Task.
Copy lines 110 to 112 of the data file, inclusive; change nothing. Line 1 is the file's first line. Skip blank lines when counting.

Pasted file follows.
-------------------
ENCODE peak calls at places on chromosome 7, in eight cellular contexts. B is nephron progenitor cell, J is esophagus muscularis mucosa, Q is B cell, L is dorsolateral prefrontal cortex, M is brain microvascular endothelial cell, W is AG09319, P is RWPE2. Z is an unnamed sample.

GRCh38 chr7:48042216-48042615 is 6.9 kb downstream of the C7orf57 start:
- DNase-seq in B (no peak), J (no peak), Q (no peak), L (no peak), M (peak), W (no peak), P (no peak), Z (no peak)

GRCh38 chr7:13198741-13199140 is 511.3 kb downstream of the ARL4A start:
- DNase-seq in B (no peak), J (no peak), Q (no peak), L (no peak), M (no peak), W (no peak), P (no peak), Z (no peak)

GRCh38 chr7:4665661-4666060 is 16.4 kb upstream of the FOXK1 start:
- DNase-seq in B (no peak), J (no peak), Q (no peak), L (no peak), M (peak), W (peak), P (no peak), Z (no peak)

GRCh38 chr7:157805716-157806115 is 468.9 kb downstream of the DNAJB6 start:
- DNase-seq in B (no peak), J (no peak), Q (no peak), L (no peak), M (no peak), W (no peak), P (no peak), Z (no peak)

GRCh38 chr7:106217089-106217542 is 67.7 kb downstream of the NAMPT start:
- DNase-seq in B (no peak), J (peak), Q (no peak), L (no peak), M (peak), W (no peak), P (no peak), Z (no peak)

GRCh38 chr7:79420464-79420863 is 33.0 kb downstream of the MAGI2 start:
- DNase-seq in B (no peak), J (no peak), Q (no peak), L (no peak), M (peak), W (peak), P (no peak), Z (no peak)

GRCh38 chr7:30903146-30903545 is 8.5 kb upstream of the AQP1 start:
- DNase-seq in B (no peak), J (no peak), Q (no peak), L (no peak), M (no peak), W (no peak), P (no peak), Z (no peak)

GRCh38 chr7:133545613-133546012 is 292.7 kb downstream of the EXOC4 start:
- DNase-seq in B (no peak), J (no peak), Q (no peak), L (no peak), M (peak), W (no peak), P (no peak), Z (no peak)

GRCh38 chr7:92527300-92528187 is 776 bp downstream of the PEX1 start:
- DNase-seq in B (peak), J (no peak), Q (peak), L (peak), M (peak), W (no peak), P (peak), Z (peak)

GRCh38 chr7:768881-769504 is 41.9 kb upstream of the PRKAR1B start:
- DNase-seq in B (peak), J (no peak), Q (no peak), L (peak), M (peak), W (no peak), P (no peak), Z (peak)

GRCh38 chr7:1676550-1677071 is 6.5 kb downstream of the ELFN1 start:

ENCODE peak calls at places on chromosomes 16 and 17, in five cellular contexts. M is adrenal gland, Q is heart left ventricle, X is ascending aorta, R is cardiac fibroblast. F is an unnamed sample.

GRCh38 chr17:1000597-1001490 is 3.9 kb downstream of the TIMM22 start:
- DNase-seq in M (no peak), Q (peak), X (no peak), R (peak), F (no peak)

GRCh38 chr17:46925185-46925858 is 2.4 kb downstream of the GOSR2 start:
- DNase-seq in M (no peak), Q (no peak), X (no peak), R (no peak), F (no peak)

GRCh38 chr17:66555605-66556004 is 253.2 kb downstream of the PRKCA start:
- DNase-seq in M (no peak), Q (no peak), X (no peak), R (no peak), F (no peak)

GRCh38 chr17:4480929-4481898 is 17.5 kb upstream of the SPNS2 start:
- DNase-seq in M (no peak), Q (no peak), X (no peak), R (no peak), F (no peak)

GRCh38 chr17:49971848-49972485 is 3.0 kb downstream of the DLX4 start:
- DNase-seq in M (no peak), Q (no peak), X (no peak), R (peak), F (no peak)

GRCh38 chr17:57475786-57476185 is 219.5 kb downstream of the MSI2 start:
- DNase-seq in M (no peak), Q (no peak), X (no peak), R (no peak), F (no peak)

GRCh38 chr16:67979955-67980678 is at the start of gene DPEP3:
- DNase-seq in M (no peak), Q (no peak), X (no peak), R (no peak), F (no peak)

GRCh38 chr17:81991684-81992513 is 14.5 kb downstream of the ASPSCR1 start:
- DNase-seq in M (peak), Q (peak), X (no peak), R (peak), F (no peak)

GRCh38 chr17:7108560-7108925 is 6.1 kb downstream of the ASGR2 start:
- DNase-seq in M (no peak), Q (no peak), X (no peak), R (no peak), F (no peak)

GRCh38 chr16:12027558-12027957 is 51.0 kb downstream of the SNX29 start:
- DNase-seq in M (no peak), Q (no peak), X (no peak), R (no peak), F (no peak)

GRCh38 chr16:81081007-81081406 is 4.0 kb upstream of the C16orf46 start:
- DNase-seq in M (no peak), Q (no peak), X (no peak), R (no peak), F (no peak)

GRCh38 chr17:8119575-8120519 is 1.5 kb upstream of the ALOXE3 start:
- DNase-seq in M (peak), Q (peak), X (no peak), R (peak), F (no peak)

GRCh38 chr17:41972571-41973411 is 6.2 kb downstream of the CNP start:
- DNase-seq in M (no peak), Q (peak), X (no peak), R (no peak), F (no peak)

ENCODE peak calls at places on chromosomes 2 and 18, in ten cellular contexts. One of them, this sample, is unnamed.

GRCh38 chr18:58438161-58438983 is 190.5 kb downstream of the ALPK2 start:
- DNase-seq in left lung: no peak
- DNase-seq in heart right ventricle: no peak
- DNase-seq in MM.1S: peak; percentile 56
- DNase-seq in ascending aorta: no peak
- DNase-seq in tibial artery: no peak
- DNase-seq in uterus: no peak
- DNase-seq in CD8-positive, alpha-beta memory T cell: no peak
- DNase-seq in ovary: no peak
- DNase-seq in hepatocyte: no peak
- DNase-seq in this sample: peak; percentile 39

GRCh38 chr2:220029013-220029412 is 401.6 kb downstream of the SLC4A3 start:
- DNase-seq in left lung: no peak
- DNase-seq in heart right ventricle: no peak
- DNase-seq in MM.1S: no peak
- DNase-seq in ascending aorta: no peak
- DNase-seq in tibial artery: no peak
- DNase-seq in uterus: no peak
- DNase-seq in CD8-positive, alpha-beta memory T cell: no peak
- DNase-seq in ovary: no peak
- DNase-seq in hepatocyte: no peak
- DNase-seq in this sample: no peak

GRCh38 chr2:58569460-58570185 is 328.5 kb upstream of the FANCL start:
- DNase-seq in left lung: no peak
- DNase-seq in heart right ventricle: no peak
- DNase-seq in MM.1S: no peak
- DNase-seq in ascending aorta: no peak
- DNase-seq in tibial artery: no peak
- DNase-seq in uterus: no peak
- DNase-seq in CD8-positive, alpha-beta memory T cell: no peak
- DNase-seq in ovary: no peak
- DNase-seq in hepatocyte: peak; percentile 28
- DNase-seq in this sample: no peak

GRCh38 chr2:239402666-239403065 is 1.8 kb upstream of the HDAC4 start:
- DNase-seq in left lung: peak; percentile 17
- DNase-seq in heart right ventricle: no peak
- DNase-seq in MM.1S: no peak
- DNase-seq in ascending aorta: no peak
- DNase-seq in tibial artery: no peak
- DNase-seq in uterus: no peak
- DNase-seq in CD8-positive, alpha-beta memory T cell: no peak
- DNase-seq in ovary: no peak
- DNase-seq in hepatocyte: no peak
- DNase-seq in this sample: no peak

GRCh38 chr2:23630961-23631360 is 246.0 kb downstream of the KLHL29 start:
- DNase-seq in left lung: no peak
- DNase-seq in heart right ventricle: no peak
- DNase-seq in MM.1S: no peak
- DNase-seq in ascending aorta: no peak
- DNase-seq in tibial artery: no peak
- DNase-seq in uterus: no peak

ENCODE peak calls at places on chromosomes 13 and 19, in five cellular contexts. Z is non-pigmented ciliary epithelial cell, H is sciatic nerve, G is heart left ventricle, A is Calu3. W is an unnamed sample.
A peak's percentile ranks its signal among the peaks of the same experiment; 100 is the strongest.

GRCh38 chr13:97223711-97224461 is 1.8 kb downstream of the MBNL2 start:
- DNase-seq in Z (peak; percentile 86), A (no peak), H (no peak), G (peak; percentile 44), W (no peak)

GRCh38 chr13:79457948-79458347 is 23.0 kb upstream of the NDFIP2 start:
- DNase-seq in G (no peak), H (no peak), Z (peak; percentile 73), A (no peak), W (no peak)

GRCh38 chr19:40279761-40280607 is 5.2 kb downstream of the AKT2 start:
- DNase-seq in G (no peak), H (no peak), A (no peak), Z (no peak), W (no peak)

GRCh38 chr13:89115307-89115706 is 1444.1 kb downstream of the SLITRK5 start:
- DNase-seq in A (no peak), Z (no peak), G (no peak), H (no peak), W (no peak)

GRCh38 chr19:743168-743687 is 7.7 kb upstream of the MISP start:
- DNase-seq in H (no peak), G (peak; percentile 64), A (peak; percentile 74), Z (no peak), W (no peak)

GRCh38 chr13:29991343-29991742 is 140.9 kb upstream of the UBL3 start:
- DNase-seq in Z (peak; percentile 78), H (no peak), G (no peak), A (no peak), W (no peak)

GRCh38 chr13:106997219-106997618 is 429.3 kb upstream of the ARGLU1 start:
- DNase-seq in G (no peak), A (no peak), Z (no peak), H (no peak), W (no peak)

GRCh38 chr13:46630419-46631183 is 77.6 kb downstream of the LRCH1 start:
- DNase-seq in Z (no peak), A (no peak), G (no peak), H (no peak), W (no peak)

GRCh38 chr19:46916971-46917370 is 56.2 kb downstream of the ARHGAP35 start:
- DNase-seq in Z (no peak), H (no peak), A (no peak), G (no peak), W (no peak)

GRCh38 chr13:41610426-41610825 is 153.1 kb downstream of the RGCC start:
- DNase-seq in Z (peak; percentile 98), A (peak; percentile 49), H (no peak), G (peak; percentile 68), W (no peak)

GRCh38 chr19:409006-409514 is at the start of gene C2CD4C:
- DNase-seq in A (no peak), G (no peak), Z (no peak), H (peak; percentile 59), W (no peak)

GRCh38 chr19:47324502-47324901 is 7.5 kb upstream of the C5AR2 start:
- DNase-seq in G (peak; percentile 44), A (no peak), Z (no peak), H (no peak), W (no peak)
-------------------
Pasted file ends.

GRCh38 chr13:89115307-89115706 is 1444.1 kb downstream of the SLITRK5 start:
- DNase-seq in A (no peak), Z (no peak), G (no peak), H (no peak), W (no peak)

GRCh38 chr19:743168-743687 is 7.7 kb upstream of the MISP start: